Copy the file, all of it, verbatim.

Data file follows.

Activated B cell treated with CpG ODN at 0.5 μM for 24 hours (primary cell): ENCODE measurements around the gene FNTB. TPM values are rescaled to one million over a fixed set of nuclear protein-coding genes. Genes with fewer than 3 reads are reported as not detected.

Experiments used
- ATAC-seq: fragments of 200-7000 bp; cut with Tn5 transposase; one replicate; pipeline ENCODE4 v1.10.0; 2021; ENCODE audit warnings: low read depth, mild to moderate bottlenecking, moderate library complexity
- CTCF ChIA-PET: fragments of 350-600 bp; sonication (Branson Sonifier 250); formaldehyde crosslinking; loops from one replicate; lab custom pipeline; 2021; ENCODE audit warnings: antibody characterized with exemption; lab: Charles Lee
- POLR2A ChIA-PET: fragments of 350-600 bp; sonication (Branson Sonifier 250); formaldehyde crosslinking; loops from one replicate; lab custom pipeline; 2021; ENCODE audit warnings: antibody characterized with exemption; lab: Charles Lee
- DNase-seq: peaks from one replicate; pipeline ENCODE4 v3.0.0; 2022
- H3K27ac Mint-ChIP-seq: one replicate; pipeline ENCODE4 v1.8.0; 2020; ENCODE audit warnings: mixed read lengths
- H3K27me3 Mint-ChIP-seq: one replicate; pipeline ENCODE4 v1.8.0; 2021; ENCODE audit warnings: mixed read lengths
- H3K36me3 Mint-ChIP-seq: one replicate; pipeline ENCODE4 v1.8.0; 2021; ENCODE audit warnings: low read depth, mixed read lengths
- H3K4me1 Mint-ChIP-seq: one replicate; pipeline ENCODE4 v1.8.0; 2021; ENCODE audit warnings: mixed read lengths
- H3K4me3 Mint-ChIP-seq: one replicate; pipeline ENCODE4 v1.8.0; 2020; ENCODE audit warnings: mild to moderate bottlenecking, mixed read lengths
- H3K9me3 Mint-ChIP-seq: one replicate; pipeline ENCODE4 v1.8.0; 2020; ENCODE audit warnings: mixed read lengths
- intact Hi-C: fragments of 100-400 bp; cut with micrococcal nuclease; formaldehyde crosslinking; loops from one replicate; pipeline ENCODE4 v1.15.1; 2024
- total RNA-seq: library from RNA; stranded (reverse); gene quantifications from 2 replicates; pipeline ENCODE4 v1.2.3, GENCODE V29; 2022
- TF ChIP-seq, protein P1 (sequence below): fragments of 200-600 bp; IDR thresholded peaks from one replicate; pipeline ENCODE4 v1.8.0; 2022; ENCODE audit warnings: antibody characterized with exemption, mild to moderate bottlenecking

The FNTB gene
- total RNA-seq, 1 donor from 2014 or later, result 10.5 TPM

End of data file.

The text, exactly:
Activated B cell treated with CpG ODN at 0.5 μM for 24 hours (primary cell): ENCODE measurements around the gene FNTB. TPM values are rescaled to one million over a fixed set of nuclear protein-coding genes. Genes with fewer than 3 reads are reported as not detected.

Experiments used
- ATAC-seq: fragments of 200-7000 bp; cut with Tn5 transposase; one replicate; pipeline ENCODE4 v1.10.0; 2021; ENCODE audit warnings: low read depth, mild to moderate bottlenecking, moderate library complexity
- CTCF ChIA-PET: fragments of 350-600 bp; sonication (Branson Sonifier 250); formaldehyde crosslinking; loops from one replicate; lab custom pipeline; 2021; ENCODE audit warnings: antibody characterized with exemption; lab: Charles Lee
- POLR2A ChIA-PET: fragments of 350-600 bp; sonication (Branson Sonifier 250); formaldehyde crosslinking; loops from one replicate; lab custom pipeline; 2021; ENCODE audit warnings: antibody characterized with exemption; lab: Charles Lee
- DNase-seq: peaks from one replicate; pipeline ENCODE4 v3.0.0; 2022
- H3K27ac Mint-ChIP-seq: one replicate; pipeline ENCODE4 v1.8.0; 2020; ENCODE audit warnings: mixed read lengths
- H3K27me3 Mint-ChIP-seq: one replicate; pipeline ENCODE4 v1.8.0; 2021; ENCODE audit warnings: mixed read lengths
- H3K36me3 Mint-ChIP-seq: one replicate; pipeline ENCODE4 v1.8.0; 2021; ENCODE audit warnings: low read depth, mixed read lengths
- H3K4me1 Mint-ChIP-seq: one replicate; pipeline ENCODE4 v1.8.0; 2021; ENCODE audit warnings: mixed read lengths
- H3K4me3 Mint-ChIP-seq: one replicate; pipeline ENCODE4 v1.8.0; 2020; ENCODE audit warnings: mild to moderate bottlenecking, mixed read lengths
- H3K9me3 Mint-ChIP-seq: one replicate; pipeline ENCODE4 v1.8.0; 2020; ENCODE audit warnings: mixed read lengths
- intact Hi-C: fragments of 100-400 bp; cut with micrococcal nuclease; formaldehyde crosslinking; loops from one replicate; pipeline ENCODE4 v1.15.1; 2024
- total RNA-seq: library from RNA; stranded (reverse); gene quantifications from 2 replicates; pipeline ENCODE4 v1.2.3, GENCODE V29; 2022
- TF ChIP-seq, protein P1 (sequence below): fragments of 200-600 bp; IDR thresholded peaks from one replicate; pipeline ENCODE4 v1.8.0; 2022; ENCODE audit warnings: antibody characterized with exemption, mild to moderate bottlenecking

The FNTB gene
- total RNA-seq, 1 donor from 2014 or later, result 10.5 TPM